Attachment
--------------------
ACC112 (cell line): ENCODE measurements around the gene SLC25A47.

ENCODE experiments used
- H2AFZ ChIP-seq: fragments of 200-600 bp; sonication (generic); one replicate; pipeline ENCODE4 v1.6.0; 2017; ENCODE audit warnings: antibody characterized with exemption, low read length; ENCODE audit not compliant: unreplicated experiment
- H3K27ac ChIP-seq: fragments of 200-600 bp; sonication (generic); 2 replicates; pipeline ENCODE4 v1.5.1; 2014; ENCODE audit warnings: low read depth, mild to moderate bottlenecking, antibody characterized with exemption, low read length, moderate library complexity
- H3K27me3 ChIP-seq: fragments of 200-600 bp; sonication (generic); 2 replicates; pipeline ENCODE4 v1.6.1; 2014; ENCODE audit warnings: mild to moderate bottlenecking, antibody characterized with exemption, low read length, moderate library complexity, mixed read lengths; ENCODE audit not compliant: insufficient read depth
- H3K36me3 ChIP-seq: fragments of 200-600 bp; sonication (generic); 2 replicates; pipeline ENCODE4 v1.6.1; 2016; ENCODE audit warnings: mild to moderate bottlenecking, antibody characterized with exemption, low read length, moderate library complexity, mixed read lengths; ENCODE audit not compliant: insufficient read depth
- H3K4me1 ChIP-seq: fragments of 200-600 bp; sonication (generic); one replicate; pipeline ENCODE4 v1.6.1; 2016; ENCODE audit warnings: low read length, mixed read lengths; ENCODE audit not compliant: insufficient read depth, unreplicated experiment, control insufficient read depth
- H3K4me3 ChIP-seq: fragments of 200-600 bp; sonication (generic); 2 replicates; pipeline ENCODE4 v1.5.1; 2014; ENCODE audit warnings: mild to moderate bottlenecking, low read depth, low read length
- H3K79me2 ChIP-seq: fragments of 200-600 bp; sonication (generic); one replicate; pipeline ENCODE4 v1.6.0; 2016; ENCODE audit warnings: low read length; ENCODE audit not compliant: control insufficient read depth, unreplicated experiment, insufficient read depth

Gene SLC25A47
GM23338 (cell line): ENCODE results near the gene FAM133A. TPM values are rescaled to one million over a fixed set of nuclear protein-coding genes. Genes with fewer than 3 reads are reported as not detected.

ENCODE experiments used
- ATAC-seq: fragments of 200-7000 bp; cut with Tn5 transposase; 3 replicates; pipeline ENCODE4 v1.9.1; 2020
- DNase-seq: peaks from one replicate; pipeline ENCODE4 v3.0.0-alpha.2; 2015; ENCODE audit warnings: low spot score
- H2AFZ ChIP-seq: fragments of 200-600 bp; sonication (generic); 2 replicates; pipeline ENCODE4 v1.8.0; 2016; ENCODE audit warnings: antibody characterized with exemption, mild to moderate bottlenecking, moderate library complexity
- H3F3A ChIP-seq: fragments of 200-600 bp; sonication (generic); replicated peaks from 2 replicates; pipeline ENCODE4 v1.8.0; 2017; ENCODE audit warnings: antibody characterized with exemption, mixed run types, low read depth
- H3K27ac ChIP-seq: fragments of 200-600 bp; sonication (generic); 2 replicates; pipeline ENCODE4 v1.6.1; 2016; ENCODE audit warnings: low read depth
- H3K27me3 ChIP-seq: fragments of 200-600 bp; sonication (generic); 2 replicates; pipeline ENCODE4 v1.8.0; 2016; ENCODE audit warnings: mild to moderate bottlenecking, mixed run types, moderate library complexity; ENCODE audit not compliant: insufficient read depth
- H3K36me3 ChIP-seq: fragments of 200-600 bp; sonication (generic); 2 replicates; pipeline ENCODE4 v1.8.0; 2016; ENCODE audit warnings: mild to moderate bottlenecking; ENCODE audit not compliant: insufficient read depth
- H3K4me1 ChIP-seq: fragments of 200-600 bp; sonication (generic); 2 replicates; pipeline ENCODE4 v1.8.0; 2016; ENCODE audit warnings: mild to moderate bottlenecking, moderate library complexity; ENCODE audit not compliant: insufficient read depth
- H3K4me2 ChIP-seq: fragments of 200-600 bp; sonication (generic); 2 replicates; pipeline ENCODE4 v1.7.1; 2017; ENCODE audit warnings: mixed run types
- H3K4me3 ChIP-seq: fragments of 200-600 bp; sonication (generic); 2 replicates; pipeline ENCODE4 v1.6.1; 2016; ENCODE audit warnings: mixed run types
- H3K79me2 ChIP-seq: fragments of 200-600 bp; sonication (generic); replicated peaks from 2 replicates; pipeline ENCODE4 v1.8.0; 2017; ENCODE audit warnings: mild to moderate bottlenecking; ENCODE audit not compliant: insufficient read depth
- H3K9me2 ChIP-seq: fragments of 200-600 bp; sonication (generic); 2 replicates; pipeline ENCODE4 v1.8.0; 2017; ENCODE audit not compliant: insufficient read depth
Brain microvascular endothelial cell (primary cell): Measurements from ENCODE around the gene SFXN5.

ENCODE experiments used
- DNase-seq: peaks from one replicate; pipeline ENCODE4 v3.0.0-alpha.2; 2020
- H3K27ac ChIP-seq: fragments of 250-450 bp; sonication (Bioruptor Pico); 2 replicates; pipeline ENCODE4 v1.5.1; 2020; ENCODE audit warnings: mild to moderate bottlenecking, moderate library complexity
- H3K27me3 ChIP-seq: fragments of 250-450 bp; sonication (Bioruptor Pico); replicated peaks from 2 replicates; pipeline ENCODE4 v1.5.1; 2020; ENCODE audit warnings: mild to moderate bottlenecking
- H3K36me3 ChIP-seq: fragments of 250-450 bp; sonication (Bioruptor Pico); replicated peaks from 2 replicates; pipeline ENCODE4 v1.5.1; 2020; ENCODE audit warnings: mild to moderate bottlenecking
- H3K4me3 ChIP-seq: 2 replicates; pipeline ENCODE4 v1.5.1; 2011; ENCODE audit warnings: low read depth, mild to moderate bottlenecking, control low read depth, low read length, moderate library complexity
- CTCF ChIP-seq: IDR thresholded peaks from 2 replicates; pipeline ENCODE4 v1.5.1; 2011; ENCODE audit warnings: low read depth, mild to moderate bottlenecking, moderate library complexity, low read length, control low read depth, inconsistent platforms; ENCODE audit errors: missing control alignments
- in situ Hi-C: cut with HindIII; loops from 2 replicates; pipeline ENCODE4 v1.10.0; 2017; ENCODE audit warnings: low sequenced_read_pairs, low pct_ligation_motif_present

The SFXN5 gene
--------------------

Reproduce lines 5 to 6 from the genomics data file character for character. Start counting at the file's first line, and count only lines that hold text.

- H3K27me3 ChIP-seq: fragments of 200-600 bp; sonication (generic); 2 replicates; pipeline ENCODE4 v1.6.1; 2014; ENCODE audit warnings: mild to moderate bottlenecking, antibody characterized with exemption, low read length, moderate library complexity, mixed read lengths; ENCODE audit not compliant: insufficient read depth
- H3K36me3 ChIP-seq: fragments of 200-600 bp; sonication (generic); 2 replicates; pipeline ENCODE4 v1.6.1; 2016; ENCODE audit warnings: mild to moderate bottlenecking, antibody characterized with exemption, low read length, moderate library complexity, mixed read lengths; ENCODE audit not compliant: insufficient read depth